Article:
Also, 1Ls tended to be abnormally afraid of LPs for some reason, or at least said they were. It was pretty odd. This being said, they're discretionary and I don't get the sense they're given out frequently (A prof. told me max. 2-4 per class).
Last edited by Doorkeeper on Fri Mar 01, 2013 12:42 am, edited 2 times in total.

tomwatts
Posts: 1551
Joined: Wed Sep 16, 2009 12:01 am

Re: Harvard Student(s) Answering Your Questions

Postby tomwatts » Fri Mar 01, 2013 12:41 am

There's a whole bunch of grade discussion in this thread from page 59 on, right around the time that fall grades came out. Just to collect some info, in case others have questions about this particularly opaque aspect of HLS....

DSs are discretionary, but the best guesses are that there are several per 80 person class, something like 4 or thereabouts. It's not clear exactly how many there are or how much this varies from prof to prof.

Hs, when the grade distribution was published, were the top 37% of the class. The best guess is that they are still about that number.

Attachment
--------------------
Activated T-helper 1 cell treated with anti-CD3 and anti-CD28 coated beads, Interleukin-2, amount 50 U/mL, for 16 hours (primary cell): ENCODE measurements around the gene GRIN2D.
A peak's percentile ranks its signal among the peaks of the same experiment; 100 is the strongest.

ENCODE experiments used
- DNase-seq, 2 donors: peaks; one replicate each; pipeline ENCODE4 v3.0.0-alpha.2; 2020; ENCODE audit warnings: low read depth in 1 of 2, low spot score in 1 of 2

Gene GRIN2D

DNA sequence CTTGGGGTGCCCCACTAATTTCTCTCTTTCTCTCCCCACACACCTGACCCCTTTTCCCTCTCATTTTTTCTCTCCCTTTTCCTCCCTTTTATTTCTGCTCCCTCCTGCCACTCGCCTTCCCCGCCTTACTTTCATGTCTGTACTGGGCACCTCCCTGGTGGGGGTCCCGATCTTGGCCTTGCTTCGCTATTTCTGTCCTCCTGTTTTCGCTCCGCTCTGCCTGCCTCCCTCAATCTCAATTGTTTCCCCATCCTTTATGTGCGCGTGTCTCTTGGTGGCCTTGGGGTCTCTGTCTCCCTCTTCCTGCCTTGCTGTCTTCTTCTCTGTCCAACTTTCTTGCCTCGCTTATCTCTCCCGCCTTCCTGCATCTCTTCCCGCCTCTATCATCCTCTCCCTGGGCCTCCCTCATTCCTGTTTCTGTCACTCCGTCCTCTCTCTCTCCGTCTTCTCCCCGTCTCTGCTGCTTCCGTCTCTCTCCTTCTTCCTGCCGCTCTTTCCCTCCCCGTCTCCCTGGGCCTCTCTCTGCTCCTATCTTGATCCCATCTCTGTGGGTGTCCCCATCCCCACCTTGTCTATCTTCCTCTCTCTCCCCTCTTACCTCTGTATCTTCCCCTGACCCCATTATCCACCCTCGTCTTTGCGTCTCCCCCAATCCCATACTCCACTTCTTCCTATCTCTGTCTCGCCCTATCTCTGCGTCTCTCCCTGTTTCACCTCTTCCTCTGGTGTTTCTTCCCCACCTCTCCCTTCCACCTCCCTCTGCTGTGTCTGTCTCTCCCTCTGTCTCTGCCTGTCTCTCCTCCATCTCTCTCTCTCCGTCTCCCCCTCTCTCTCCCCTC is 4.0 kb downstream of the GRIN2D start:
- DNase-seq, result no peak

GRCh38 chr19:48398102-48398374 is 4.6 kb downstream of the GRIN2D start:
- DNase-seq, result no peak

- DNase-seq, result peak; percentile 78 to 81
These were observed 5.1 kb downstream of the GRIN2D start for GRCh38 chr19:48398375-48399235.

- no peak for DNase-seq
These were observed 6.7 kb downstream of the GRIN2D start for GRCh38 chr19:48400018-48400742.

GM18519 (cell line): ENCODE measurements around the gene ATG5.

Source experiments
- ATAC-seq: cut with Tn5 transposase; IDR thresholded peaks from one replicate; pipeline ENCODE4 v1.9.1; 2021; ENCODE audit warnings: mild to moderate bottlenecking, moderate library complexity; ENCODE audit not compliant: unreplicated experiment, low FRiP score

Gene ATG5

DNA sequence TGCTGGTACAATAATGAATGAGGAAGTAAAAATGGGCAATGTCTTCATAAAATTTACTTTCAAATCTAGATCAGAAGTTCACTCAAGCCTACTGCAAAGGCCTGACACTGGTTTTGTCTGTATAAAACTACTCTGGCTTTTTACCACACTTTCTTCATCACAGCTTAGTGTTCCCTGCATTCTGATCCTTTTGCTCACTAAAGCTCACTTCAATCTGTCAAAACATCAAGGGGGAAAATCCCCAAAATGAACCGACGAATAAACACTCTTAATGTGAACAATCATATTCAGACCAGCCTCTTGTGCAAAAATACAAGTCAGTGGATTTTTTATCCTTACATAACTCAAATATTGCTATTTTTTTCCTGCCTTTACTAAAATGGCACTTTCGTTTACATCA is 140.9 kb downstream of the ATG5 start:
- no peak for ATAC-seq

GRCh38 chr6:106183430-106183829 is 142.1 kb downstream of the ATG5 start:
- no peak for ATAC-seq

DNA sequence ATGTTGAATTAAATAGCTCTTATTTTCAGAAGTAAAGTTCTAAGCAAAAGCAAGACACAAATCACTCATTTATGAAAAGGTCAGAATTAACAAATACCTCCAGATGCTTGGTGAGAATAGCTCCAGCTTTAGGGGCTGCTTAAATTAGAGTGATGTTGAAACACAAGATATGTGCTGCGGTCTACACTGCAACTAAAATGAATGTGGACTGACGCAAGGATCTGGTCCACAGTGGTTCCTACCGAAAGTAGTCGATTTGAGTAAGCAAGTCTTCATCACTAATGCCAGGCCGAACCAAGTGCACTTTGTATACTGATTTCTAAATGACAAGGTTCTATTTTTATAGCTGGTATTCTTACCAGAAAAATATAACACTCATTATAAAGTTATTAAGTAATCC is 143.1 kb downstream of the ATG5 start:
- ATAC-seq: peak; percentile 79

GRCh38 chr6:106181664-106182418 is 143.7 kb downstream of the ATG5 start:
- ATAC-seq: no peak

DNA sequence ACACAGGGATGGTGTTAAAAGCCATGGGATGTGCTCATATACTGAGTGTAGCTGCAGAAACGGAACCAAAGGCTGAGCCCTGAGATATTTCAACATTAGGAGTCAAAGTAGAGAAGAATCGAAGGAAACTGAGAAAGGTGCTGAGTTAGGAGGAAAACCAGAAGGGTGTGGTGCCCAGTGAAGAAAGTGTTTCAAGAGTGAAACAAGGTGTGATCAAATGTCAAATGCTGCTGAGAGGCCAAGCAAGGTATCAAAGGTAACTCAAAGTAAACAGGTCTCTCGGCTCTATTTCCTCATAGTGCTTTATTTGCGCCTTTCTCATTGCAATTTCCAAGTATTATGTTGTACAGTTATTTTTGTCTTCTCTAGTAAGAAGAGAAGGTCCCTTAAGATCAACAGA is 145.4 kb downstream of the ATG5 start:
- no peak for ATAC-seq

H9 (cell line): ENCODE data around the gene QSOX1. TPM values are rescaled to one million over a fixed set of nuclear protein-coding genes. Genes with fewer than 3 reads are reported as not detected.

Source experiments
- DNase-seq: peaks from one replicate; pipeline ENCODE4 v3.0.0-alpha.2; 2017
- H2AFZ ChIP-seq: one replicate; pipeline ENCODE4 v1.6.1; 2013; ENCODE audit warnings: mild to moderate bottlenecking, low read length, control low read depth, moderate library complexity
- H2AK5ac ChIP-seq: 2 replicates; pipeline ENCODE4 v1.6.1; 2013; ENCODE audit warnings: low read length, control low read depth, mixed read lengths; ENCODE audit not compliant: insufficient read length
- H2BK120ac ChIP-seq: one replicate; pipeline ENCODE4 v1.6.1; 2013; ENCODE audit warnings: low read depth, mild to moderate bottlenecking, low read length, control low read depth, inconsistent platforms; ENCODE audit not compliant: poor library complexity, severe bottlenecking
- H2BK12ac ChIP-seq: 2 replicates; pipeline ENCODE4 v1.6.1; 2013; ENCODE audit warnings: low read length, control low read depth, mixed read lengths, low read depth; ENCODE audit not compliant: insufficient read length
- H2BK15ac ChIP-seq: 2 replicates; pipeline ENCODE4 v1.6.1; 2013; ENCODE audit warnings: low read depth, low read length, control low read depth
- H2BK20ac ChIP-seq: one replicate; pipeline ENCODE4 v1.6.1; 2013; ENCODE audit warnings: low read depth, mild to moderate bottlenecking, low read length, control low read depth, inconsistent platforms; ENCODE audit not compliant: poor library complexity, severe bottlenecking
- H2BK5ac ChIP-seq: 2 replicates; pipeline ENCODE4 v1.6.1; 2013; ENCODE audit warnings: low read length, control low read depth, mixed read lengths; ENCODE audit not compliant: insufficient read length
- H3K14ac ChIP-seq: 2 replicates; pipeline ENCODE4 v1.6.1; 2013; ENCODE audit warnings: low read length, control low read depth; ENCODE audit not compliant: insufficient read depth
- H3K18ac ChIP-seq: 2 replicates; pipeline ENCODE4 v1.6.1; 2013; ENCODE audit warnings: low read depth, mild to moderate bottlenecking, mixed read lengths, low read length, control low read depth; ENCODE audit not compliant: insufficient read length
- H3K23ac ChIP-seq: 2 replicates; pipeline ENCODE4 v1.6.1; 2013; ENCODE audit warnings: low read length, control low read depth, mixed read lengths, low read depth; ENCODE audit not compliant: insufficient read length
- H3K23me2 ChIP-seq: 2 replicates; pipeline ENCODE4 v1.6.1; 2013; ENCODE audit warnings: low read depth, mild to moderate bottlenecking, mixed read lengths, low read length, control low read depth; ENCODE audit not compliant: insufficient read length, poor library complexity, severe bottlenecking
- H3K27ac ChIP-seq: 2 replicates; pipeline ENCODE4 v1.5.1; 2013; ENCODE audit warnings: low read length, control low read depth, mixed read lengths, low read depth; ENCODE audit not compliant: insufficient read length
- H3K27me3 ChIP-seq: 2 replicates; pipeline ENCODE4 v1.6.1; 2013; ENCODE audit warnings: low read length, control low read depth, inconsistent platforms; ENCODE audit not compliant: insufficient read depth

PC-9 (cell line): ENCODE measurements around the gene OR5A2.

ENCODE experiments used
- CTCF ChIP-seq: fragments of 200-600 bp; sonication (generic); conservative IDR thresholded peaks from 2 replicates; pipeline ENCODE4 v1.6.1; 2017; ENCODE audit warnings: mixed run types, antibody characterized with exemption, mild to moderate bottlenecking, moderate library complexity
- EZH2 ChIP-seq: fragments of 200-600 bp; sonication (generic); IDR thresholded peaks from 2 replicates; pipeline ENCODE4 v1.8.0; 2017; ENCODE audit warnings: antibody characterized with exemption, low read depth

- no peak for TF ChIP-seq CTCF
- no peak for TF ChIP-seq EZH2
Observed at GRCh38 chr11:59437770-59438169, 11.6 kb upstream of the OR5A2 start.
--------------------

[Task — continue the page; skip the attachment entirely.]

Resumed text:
Ps, when the grade distribution was published, were basically everything else: 55%. The best guess is that they are still about that number.

LPs, when the grade distribution was published, were the bottom 8%. They are now discretionary, up to some maximum, which (the best guess is) is still the same 8%. Some profs still give the maximum number of LPs. Some profs give none or almost none. Try not to be in the bottom 5 or 6 students in the class where this actually will matter.

I looked up the pre-reform grade distribution at one point (not sure if it was at this source or not), and basically what this means is that the DS is an A+ (but there are slightly more DSs than there were A+s), the H is an A-/A (but there are slightly more Hs than there were A-/As, and the P is everything from a B+ to a B-, though slightly more generous to the bottom end of the class. This makes the LP something like the old C or C-.

(Though for some reason the link that I found here makes it sound like the LP is sort of like the old B-, which doesn't sound right. Maybe I looked up something that was more recent than that.)

At any rate, an LP won't sink you at EIP, but you have to talk to OCS to make sure that you know how you're going to respond to questions about it, which you're going to get if you have an LP. You probably won't get one of the more competitive firms, but you can get something if you want, and it's all a little unpredictable anyway.
Last edited by tomwatts on Fri Mar 01, 2013 4:38 pm, edited 1 time in total.

User avatar
dcg2120
Posts: 175
Joined: Mon Dec 10, 2012 1:24 pm